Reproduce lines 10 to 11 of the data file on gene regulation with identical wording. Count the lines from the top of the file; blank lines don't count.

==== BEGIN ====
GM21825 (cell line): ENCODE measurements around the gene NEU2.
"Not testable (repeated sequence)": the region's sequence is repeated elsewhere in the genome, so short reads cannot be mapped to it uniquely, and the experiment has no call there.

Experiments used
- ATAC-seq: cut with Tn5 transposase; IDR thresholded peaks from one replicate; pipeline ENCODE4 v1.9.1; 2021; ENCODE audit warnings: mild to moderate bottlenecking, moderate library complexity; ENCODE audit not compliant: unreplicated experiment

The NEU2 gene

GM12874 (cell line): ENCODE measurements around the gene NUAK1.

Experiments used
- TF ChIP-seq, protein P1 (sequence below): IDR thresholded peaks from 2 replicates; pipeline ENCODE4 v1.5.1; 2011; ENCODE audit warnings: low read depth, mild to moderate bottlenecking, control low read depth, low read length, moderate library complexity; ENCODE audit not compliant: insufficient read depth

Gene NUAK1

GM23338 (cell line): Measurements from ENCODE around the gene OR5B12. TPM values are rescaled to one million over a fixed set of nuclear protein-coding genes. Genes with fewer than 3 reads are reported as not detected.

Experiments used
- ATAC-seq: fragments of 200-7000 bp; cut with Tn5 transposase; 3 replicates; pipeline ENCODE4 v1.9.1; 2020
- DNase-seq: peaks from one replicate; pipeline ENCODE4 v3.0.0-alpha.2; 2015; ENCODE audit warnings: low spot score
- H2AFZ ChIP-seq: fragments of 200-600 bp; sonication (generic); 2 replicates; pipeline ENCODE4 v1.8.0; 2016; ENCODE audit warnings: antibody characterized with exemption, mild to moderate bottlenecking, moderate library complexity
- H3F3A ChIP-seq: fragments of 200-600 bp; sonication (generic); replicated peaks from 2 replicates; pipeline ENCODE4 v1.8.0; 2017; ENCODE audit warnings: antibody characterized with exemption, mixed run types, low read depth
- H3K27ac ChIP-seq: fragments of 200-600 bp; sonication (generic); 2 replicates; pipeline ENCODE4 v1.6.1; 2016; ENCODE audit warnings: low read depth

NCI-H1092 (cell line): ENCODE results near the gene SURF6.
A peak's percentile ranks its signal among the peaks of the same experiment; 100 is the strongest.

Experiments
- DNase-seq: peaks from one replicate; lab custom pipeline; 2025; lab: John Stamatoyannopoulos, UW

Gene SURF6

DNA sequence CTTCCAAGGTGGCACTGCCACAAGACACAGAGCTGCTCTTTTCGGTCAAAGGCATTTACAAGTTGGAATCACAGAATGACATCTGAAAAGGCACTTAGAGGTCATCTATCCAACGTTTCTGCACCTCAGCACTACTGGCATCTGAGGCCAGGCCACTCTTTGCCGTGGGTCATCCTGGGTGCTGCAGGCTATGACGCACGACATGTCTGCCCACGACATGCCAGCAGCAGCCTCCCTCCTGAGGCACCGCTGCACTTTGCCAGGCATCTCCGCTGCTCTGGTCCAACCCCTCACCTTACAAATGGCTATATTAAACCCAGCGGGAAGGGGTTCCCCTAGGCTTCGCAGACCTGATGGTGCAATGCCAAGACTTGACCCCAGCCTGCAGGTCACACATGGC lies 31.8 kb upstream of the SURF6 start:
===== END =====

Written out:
GM23338 (cell line): Measurements from ENCODE around the gene OR5B12. TPM values are rescaled to one million over a fixed set of nuclear protein-coding genes. Genes with fewer than 3 reads are reported as not detected.

Experiments used